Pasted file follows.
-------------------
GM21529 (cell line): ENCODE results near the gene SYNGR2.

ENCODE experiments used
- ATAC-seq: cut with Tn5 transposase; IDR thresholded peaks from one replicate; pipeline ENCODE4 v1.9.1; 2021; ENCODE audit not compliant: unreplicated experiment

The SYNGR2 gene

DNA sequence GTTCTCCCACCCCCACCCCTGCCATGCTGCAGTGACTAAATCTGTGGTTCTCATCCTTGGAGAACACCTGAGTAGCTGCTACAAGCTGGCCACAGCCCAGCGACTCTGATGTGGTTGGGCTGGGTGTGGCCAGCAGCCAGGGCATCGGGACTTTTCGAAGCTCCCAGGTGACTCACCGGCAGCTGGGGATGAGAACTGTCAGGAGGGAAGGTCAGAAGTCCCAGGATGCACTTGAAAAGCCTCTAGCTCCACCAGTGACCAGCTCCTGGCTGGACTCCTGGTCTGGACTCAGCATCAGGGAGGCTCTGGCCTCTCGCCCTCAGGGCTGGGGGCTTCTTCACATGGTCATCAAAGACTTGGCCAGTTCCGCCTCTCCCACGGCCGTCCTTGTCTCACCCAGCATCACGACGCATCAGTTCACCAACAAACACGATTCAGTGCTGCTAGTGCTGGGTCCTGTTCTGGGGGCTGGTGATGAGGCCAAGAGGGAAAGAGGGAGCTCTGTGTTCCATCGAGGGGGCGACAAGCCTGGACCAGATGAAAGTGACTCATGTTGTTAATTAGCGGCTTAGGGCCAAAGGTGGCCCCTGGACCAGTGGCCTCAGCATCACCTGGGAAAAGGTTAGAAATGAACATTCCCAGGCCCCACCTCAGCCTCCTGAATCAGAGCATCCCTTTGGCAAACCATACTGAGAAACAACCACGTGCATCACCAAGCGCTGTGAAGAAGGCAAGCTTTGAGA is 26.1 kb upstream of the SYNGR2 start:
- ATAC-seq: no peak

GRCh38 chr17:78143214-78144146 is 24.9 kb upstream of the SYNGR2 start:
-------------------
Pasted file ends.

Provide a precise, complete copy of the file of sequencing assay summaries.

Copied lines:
GM21529 (cell line): ENCODE results near the gene SYNGR2.

ENCODE experiments used
- ATAC-seq: cut with Tn5 transposase; IDR thresholded peaks from one replicate; pipeline ENCODE4 v1.9.1; 2021; ENCODE audit not compliant: unreplicated experiment

The SYNGR2 gene

DNA sequence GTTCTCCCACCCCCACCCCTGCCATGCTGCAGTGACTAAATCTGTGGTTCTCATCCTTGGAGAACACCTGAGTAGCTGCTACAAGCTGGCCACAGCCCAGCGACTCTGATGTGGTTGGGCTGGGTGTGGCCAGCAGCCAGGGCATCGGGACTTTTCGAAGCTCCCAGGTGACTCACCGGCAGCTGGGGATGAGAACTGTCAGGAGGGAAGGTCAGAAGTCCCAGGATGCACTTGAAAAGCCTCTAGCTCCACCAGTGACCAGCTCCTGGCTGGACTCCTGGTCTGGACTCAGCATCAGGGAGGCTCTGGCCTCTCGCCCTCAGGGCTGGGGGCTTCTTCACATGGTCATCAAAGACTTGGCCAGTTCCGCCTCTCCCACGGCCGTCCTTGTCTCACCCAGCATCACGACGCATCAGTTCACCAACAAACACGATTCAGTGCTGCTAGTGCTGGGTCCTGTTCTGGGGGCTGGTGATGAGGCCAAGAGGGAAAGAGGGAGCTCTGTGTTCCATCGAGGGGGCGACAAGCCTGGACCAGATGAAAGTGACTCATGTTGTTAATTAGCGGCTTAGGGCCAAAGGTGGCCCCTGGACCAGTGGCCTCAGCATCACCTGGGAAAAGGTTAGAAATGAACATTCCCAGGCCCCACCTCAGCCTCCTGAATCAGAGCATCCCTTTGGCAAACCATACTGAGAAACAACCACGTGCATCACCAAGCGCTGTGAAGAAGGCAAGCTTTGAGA is 26.1 kb upstream of the SYNGR2 start:
- ATAC-seq: no peak

GRCh38 chr17:78143214-78144146 is 24.9 kb upstream of the SYNGR2 start: